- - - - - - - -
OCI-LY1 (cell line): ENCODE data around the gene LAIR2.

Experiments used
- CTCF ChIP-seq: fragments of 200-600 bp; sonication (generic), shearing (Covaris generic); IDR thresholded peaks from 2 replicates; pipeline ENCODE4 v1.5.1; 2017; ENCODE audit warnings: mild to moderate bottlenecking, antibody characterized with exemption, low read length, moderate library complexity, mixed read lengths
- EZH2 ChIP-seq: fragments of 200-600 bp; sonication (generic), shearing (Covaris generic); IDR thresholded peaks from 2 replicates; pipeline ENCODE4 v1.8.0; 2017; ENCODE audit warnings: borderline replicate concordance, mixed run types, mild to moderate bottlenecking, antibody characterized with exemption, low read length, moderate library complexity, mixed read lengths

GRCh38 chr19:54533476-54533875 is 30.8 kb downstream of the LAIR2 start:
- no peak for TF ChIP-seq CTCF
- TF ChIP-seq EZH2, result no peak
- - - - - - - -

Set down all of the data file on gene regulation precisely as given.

OCI-LY1 (cell line): ENCODE data around the gene LAIR2.

Experiments used
- CTCF ChIP-seq: fragments of 200-600 bp; sonication (generic), shearing (Covaris generic); IDR thresholded peaks from 2 replicates; pipeline ENCODE4 v1.5.1; 2017; ENCODE audit warnings: mild to moderate bottlenecking, antibody characterized with exemption, low read length, moderate library complexity, mixed read lengths
- EZH2 ChIP-seq: fragments of 200-600 bp; sonication (generic), shearing (Covaris generic); IDR thresholded peaks from 2 replicates; pipeline ENCODE4 v1.8.0; 2017; ENCODE audit warnings: borderline replicate concordance, mixed run types, mild to moderate bottlenecking, antibody characterized with exemption, low read length, moderate library complexity, mixed read lengths

GRCh38 chr19:54533476-54533875 is 30.8 kb downstream of the LAIR2 start:
- no peak for TF ChIP-seq CTCF
- TF ChIP-seq EZH2, result no peak